UPDATE, 26 September: The 2011 season was a great success! For the preliminary results, see
Preliminary report on the results of the 2011 excavation season at Tel Kabri final version
Come dig with us at Tel Kabri this coming summer! When else will you have the opportunity to excavate in a Canaanite palace more than 3,500 years old, decorated with Minoan-style floor and wall paintings?
We’ll be digging for six weeks, from June 19th to July 28th, 2011. You are welcome to join us for either one of the three week sessions or for both. The cost to you will be $490 per five-day work week for room and board (airfare and course credits are extra, plus you’ll need additional money for traveling on the weekends).
How else can we put this? Airfare, Room and Board, Weekend expenses, and course credits equals ca. $3,000 for three weeks; the opportunity to dig in Israel at a Canaanite palace and receive college credit for doing so, priceless!
For those who work for a living and who cannot make it for a full three weeks, or even a full week, we’re happy to work with you and/or your group to make special arrangements (if we have room), so please contact us.
Located in a quiet rural setting within the western Galilee of Israel, only a ten minute ride from the historical town of Acco, with its Medieval and Ottoman old city, fishing harbor and traditional market, and the modern resort town of Nahariya, the site of Tel Kabri has what may be the earliest-known Western art yet found in the Eastern Mediterranean.
Today the Tel and its surroundings are an agricultural land, with lush plantations of bananas and avocados overlying the ancient remains. During excavations conducted at the site from 1986-1993 by the late Professor Aharon Kempinski and Professor Wolf-Dietrich Niemeier, a floor and wall frescoes painted in an Aegean manner—probably by Cycladic or Minoan artists—were discovered within a building that they identified as a palace. Our preliminary excavations in 2005 indicated that this building, which dates to the Middle Bronze (MB) IIB period during the early second millennium BCE, is at least twice as large as previously thought, with much still remaining to be excavated.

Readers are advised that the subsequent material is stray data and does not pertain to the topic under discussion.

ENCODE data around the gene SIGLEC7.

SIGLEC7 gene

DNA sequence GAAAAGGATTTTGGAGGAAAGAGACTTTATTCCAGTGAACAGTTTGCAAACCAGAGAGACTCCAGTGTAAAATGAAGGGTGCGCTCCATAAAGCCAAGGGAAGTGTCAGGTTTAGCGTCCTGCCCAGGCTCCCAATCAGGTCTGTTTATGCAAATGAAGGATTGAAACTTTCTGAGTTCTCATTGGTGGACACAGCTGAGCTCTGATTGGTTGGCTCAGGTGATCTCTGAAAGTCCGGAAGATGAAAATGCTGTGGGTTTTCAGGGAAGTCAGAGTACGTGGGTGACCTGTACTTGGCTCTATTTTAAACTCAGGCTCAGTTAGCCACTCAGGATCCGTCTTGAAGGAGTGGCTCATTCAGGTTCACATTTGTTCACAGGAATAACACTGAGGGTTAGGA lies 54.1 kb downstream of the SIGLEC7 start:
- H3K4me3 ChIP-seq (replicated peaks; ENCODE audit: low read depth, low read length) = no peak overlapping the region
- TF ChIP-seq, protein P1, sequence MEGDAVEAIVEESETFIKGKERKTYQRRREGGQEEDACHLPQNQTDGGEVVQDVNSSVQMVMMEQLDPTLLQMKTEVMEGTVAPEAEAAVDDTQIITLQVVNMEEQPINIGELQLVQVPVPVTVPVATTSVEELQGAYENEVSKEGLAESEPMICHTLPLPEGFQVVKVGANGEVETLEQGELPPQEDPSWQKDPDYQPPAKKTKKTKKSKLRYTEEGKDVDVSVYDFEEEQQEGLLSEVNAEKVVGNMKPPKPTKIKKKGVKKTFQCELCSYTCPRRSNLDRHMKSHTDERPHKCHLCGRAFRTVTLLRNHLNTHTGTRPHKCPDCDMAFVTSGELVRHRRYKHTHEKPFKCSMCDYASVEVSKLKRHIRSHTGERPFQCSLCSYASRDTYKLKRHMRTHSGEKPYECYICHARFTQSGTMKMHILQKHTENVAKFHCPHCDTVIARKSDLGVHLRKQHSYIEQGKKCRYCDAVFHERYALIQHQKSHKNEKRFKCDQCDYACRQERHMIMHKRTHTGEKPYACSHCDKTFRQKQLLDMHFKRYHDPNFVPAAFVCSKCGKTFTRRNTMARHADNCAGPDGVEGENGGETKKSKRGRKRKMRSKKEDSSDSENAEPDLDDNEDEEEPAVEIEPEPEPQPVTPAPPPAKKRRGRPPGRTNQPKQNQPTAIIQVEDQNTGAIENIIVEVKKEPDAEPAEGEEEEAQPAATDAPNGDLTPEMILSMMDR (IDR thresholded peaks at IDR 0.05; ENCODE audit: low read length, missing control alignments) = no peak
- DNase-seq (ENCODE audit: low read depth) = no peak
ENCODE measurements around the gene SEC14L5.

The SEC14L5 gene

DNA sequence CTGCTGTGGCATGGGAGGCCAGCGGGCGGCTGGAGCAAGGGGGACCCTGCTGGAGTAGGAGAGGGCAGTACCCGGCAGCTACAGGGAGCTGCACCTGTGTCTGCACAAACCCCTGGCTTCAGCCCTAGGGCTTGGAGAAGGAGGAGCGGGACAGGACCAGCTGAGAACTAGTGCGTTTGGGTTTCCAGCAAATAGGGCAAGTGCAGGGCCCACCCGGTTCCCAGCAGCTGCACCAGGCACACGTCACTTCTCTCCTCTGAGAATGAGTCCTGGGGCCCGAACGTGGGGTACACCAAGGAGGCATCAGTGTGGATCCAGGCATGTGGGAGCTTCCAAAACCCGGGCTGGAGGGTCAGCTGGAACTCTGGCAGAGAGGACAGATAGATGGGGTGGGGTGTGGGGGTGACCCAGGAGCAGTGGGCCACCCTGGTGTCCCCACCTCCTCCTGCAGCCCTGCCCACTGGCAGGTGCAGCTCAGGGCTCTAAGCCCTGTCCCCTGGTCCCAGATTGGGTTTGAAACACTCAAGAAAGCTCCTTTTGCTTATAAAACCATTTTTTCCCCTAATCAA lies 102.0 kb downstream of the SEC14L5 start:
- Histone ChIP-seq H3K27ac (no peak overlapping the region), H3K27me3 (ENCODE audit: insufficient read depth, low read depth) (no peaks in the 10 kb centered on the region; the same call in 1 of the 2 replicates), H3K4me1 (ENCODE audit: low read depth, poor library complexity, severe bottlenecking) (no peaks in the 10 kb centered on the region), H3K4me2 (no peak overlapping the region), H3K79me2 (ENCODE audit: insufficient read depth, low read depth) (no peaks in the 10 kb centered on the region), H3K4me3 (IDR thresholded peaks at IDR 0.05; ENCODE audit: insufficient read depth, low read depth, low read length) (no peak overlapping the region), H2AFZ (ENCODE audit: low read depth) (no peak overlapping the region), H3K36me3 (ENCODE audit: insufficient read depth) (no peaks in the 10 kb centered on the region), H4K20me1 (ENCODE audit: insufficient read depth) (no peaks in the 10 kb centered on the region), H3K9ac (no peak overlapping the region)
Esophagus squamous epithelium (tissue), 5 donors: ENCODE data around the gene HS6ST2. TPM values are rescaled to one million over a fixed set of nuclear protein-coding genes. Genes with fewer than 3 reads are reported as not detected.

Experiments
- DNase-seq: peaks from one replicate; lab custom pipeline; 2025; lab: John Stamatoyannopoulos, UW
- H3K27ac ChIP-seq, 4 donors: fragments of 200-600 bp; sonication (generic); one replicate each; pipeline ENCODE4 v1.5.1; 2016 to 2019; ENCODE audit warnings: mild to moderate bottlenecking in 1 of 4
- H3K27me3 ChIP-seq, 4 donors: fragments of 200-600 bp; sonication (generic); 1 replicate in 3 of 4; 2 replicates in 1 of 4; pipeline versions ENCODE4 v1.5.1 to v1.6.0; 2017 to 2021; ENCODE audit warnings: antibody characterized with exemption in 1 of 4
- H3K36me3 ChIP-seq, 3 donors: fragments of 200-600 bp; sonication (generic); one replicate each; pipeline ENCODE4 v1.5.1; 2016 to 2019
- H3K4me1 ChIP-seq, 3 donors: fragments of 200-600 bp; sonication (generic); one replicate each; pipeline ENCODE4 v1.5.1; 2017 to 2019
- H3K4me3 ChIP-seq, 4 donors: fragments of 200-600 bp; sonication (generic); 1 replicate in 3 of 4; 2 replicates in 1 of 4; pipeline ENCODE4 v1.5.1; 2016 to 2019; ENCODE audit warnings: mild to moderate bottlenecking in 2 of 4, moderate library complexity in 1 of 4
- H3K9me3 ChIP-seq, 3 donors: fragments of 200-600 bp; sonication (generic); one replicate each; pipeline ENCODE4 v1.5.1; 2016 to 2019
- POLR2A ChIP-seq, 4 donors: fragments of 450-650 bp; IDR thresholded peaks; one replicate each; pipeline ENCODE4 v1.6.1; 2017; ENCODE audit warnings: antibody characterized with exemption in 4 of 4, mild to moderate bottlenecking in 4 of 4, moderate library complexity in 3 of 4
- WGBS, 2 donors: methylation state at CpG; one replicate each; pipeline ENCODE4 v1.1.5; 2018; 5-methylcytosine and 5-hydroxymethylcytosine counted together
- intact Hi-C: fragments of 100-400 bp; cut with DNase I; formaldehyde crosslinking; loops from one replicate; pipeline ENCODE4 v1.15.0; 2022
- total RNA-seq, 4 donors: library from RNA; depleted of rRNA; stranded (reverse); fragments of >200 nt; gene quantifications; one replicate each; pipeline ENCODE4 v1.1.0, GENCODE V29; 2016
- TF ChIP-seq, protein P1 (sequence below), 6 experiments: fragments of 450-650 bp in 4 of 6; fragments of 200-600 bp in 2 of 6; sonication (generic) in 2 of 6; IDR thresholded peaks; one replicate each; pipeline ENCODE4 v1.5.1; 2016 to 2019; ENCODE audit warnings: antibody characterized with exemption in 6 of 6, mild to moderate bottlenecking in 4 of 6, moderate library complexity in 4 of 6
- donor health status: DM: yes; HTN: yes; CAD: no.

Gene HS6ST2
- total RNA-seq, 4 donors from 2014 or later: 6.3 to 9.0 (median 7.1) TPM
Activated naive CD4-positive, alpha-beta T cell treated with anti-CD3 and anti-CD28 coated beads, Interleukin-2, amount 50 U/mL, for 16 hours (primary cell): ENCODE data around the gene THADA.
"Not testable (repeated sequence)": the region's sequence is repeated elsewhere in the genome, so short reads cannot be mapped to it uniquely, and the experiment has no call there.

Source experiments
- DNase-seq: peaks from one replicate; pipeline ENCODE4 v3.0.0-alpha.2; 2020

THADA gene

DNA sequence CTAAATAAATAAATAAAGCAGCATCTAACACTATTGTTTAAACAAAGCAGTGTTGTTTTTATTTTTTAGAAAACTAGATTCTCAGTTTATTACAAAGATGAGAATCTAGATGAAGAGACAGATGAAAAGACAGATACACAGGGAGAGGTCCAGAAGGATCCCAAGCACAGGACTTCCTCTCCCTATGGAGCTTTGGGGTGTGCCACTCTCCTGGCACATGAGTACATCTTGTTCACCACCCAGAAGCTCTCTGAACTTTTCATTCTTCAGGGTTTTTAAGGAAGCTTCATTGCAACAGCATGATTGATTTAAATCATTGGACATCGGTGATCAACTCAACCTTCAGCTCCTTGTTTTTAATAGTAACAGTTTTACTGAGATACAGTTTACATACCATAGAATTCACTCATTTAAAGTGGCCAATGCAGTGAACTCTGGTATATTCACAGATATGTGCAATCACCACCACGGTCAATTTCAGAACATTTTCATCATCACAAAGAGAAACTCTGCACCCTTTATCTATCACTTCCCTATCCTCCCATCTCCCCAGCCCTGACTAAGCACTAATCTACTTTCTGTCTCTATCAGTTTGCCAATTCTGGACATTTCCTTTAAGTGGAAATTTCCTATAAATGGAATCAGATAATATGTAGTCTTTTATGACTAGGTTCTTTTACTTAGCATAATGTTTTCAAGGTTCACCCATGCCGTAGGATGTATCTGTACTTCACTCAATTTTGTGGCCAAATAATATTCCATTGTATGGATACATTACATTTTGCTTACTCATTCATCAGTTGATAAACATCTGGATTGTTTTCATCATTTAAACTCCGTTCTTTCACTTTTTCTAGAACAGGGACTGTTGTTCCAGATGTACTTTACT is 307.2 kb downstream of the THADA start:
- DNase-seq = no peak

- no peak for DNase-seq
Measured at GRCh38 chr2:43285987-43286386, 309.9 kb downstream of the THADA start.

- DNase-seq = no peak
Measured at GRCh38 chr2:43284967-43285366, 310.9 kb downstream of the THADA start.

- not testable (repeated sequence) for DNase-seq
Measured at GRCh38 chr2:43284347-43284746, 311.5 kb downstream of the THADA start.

During the 2008 season of excavations we were able to retrieve data from the entire history of the MB palace, from a pre-palatial period through to final destruction. We also found approximately 45 more fragments of wall plaster, at least some of which appear to be painted, and additional evidence for red paint on one of the plaster floors in the palace.
Our 2009 season saw the continued excavation of the palace, with the goal of investigating its life cycle, from humble beginnings to its destruction three centuries later. We were successful in doing so, and in the process found approximately 100 additional pieces of wall and floor plaster, including 60 which were painted. We anticipate finding more during the 2011 season.
Goals for the 2011 Season
Some of the scientific goals for the 2011 season will include:
1) Continuation of excavation of the fresco-bearing floor in Area DS
This floor is part of a very solid structure of the MBII period which yielded numerous pieces of Aegean-style fresco. It is expected that additional pieces of fresco will be found on the floor of the structure this season too.
2) Exploration of the underground passages in Area DW
A large passage and at least two doorways belong to a well-built underground complex of the early phase of the palace, of yet unidentified function. We shall try to understand their function by excavating under the floors of the rooms of the later palace.
3) The processional road (?) in Area DW
This paved road encircles the external wall of the palace in Area DW and seems to turn towards what may be a western entrance to the palace. This will be the focus of the 2011 excavations in this area.
4) The southern monumental wing of the palace in Area DS
This wing contains large halls and a courtyard which are still little understood, buried under massive mudbrick collapse. We will excavate a possible large hall to the east of the courtyard, aiming to reach the eastern boundary of the palace.
5) The chronology of the fortification system
The massive fortification rampart and built stone core will be re-examined in order to understand the history of monumental construction at the site, i.e. whether the palace preceded the fortifications or whether the two were built during the same period.